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Pebble Beach


What can I tell my school counselor, nurse, or therapist without them telling my parents?

Confidentiality laws are important to know. The sense of betrayal some people go through when a school counselor or an other obligatory reporter tells the adolescent's parents about something they thought would stay secret can cause the teenager to stop telling anyone anything, as their trust had been broken. This is extremely dangerous, as the teenager would bottle up their problems until they explode, often in a detrimental manner.
School counselors are required to tell the student about what the counselor has to share with the parents legally, but this is often unlikely to happen unless the student asks about their confidentiality rules directly. 
Limits to the confidentiality between a counselor or a therapist occur when: the student poses a danger to themself or others, there is a court-ordered disclosure, consulting with other professionals, such as colleagues, supervisors, treatment teams and other support personnel, in support of the student, privileged communication is not granted by state laws and local guidelines (e.g., school board policies), the student participates in group counseling, substance use and treatment are concerns (CFR 42, Part 2; 2017) {source card [a]} Counselors are also made to adhere to the thought that information shared by students is confidential and should not be revealed without the student’s consent. By adhering to all school board policy and federal and state laws protecting student records, health information and special services (i.e., HIPAA, FERPA, IDEA), school counselors are able to, within reason, keep everything the student says between the student and them.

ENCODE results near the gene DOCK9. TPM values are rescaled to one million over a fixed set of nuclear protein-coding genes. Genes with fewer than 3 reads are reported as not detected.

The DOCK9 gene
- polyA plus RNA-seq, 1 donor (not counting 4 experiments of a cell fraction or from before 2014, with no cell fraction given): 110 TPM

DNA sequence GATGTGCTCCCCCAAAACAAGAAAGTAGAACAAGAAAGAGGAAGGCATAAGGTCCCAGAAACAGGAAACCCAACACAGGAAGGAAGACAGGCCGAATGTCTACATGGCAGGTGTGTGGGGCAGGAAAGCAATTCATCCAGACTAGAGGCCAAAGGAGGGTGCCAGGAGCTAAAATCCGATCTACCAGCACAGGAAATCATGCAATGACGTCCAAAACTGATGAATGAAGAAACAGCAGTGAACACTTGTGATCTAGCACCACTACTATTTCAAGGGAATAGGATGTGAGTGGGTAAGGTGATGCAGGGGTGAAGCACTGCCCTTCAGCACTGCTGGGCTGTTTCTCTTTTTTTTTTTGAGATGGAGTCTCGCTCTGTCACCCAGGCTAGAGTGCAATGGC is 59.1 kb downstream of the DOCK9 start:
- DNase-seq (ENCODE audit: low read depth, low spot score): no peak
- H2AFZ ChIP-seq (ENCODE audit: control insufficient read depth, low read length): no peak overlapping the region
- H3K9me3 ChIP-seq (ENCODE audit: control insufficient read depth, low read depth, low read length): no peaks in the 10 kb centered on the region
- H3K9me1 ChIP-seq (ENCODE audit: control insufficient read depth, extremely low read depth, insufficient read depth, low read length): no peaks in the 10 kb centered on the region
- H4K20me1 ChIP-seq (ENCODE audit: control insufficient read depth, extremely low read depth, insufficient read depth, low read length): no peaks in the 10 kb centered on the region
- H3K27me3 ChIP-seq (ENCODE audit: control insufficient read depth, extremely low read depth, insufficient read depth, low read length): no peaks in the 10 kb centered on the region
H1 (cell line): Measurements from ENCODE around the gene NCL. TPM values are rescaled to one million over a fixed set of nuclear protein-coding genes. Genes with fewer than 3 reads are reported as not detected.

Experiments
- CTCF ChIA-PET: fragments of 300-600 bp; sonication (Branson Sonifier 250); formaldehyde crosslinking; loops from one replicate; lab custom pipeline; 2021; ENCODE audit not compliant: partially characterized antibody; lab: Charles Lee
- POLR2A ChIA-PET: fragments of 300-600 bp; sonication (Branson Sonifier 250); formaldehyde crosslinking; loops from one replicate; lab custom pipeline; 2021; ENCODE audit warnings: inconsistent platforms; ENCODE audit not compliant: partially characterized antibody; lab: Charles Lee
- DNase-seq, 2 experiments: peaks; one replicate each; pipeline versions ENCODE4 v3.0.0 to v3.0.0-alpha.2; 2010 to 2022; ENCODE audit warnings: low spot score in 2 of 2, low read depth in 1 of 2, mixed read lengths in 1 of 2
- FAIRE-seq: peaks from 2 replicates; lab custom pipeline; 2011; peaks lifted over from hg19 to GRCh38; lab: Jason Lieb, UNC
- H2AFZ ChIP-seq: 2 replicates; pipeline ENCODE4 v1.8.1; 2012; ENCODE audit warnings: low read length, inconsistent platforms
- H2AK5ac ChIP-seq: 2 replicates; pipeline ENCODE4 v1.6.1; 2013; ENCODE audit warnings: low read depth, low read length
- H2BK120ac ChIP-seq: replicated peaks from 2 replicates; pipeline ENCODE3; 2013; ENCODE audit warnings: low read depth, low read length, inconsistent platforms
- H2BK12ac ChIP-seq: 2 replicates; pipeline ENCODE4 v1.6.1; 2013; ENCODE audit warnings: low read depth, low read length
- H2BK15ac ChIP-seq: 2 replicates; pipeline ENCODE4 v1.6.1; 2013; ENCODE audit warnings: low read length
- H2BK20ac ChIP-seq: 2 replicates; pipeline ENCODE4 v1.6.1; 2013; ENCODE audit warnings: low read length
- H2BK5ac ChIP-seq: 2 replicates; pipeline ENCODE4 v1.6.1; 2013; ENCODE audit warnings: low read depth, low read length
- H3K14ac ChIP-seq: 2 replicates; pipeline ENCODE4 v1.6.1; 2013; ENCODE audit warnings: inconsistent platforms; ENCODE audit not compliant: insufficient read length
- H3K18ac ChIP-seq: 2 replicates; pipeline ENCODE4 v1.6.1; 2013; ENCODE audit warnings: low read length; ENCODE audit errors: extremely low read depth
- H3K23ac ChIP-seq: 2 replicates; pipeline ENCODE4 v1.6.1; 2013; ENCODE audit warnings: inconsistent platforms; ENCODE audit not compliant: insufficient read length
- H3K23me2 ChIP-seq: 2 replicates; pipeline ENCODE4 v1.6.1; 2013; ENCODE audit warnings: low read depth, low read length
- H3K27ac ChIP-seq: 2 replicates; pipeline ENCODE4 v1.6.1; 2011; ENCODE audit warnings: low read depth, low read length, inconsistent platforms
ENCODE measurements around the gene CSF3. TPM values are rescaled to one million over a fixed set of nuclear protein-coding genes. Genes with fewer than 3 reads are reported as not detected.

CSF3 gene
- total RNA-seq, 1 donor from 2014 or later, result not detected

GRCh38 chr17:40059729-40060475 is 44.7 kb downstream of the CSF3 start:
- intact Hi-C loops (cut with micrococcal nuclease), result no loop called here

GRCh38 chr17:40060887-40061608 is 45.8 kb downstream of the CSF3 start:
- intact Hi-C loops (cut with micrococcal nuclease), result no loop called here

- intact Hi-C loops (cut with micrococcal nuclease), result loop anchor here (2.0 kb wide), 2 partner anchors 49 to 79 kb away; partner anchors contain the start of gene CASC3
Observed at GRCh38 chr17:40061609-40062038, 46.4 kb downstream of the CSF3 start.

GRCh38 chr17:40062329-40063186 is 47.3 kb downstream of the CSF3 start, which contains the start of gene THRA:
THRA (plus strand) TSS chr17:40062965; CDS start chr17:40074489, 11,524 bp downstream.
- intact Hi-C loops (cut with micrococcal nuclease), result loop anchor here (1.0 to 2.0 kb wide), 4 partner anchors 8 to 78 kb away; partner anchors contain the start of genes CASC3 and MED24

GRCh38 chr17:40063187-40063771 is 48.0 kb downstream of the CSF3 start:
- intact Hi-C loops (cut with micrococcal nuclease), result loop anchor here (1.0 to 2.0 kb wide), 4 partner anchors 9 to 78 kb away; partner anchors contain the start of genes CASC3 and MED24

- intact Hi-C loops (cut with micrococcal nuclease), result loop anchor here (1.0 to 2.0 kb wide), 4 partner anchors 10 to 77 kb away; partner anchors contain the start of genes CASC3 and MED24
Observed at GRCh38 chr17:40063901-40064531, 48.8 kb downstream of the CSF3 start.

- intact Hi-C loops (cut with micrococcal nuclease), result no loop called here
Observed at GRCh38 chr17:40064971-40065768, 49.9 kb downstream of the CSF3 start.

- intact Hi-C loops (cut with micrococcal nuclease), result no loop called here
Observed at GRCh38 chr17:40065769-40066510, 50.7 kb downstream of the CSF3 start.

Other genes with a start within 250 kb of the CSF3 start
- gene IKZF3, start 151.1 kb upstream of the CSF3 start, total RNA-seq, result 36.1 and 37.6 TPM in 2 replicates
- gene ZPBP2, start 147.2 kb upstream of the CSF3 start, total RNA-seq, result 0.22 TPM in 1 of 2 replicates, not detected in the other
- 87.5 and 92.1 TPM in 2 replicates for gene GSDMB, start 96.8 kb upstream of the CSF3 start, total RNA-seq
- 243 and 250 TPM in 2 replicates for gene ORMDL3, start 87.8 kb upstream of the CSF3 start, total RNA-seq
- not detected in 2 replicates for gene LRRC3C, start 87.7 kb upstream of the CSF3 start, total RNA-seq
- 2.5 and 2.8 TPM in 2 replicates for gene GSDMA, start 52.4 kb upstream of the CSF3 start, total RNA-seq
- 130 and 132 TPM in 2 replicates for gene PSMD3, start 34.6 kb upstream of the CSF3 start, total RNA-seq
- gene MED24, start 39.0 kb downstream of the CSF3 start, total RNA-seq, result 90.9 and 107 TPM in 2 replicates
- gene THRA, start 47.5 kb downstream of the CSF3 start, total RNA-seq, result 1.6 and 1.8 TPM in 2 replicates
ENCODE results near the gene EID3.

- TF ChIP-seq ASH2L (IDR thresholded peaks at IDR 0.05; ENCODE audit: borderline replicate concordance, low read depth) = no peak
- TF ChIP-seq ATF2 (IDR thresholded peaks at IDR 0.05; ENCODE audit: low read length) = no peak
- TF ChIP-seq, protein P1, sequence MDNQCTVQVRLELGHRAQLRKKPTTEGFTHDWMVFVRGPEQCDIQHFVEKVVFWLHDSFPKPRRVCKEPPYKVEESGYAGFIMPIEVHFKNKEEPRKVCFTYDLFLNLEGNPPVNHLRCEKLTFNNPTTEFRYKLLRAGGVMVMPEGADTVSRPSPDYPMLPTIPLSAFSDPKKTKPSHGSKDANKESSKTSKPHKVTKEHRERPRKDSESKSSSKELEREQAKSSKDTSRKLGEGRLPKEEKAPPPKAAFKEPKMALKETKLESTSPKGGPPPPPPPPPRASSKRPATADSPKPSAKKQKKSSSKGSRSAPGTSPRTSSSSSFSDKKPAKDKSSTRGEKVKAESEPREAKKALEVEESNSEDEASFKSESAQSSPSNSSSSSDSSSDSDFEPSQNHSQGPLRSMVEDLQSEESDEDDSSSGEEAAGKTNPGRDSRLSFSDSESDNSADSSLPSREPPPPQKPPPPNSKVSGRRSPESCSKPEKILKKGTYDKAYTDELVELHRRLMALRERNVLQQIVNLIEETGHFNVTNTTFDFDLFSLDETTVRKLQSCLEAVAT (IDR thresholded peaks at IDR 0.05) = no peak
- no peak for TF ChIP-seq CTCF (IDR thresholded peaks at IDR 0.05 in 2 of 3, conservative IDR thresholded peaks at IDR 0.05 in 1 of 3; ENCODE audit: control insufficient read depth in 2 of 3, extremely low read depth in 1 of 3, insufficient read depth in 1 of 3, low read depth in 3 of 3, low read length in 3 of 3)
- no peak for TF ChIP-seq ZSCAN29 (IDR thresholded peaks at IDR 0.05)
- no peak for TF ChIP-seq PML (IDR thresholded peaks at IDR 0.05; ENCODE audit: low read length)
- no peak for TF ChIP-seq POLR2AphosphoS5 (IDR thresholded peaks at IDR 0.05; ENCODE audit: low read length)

The link down below provides a page by the American School Counselor Association that goes into further detail of the laws of confidentiality.

Confidentiality: About Me
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